It’s all about warmth, detail, shape, usefulness, and impeccable craftsmanship.
— Garrett Hack

Garrett Hack’s earliest memories were of sawing and hammering, so naturally after pursuing civil engineering and architecture at Princeton over forty years ago he became a furniture maker. Later study at Boston University’s Program in Artisanry influenced his style of contemporary designs based on classic forms. Internationally known, his work and Federal-inspired brick shop have been featured in The New York Times,PreservationHome Furniture, New Hampshire Home, and Fine Woodworking, where he is a contributing editor and regular writer about design and craftsmanship.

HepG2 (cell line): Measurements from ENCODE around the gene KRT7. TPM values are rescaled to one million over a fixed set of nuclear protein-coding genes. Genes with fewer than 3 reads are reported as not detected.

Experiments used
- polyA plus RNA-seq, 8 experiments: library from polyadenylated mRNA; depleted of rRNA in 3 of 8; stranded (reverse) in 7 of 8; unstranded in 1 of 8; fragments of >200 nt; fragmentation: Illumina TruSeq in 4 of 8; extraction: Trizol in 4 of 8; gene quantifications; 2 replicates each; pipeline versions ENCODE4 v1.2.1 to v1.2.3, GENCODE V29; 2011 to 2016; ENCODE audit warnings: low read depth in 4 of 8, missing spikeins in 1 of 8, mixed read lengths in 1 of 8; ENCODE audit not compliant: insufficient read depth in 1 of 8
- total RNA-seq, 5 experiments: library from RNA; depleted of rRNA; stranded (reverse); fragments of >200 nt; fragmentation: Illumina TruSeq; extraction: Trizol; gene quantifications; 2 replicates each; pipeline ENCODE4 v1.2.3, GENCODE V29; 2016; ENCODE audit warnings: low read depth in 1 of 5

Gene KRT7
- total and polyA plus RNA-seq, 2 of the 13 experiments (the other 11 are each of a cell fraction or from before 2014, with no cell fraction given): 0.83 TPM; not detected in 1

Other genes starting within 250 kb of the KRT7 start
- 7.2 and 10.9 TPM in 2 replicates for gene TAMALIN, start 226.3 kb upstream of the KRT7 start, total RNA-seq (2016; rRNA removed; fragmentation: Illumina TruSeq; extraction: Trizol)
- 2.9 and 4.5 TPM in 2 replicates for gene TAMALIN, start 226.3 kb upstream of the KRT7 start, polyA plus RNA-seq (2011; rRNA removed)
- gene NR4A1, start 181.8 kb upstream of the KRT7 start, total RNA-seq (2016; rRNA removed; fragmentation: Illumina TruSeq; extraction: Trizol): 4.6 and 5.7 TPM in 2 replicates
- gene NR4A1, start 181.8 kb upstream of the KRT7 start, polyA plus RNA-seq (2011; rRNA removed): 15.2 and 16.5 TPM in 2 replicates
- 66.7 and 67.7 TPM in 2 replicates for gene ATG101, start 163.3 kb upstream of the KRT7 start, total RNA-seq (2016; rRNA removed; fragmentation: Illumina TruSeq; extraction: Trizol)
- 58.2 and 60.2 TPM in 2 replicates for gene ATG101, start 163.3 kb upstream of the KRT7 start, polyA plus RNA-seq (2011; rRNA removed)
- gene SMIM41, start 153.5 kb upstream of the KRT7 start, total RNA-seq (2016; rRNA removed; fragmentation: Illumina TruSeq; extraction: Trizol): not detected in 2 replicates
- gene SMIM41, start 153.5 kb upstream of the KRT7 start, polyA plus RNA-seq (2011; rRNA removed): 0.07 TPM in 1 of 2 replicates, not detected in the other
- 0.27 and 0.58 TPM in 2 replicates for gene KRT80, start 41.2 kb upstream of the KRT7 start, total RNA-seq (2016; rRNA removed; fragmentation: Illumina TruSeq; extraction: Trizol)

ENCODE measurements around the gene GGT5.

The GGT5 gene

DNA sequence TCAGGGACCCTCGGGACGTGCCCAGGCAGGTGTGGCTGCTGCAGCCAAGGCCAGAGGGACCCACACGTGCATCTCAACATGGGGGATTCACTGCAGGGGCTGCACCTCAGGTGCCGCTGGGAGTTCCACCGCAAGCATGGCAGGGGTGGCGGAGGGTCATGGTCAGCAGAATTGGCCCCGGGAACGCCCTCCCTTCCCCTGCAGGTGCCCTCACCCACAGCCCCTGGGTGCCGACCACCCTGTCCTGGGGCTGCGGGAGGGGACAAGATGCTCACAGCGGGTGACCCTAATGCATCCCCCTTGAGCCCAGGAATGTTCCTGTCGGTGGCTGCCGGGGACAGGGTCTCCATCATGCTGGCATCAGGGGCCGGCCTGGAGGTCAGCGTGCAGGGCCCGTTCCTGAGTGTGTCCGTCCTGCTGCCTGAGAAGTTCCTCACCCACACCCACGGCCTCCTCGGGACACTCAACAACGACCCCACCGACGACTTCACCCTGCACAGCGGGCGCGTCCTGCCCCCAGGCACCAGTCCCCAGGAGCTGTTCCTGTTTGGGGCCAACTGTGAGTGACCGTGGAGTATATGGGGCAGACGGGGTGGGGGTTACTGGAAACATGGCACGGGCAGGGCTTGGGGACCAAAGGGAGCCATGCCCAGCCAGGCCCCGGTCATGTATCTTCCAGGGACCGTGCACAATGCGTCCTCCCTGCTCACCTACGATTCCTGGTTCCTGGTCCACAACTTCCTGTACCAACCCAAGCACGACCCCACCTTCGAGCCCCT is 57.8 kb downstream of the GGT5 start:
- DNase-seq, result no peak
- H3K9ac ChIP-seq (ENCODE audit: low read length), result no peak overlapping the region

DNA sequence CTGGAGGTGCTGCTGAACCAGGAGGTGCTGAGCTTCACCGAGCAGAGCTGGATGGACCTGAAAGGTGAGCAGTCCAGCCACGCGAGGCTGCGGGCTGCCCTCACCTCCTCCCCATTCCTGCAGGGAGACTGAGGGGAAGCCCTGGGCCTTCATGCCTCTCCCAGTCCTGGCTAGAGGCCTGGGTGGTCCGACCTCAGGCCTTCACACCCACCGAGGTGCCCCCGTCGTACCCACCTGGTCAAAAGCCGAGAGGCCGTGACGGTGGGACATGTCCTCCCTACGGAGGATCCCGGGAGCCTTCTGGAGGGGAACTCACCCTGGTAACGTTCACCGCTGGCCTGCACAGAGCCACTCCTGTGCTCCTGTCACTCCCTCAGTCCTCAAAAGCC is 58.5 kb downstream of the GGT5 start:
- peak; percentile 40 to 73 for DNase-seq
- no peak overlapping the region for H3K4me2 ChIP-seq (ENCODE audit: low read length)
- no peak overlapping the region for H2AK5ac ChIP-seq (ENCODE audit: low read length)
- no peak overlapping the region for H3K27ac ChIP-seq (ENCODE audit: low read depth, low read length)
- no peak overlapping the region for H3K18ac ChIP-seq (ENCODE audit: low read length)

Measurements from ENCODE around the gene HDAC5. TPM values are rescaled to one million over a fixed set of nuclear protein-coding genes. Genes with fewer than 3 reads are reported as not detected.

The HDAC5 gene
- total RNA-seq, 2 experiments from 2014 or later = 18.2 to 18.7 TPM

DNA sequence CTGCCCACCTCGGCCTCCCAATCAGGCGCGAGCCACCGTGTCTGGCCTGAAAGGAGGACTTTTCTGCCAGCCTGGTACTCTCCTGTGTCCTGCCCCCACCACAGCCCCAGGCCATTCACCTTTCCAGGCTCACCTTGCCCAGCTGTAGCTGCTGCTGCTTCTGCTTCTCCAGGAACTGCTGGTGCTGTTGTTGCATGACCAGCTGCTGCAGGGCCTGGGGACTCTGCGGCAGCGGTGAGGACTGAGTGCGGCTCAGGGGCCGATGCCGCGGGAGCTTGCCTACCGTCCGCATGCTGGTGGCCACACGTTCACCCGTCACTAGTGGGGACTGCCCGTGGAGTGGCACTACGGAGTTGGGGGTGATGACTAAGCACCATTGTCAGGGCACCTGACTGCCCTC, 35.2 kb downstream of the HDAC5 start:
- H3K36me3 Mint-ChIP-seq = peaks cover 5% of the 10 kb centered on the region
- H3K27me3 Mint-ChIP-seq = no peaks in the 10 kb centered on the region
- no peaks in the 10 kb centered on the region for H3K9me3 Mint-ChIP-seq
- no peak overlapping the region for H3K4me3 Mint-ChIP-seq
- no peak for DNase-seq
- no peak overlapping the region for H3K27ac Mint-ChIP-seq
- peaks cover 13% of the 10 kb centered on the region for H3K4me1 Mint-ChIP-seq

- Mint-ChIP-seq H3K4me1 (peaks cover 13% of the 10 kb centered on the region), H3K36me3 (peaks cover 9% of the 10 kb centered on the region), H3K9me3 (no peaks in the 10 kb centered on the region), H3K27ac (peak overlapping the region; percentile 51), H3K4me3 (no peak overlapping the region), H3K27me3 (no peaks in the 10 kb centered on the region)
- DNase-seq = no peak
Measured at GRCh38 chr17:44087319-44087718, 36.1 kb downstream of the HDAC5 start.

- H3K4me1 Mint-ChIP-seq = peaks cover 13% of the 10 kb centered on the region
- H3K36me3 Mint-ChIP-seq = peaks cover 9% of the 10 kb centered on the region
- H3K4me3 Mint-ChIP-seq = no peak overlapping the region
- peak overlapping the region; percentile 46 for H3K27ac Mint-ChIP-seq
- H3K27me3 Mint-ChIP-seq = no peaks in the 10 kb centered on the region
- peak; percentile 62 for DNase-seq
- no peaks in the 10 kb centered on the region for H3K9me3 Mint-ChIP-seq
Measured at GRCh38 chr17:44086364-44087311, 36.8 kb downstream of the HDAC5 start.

Fundamental to Garrett’s work are hand tools, for the polish of surfaces they cut and the subtle variations possible working by hand and eye rather than machine. He teaches classes throughout the country, and in Canada, Germany, England, Italy, Spain, Austria, Australia, and Japan. He is former chairman of the New Hampshire Furniture Masters and has written The Handplane Book and Classic Hand Tools (Taunton Press, 1997, 1999).

Garrett offers private instruction in his shop, for a few hours or for a project over several days. He has a beautiful working farm with a Belgian workhorse Jazz, two milk cows, a small flock of chickens, and extensive gardens, orchards, fields, and working woodlot.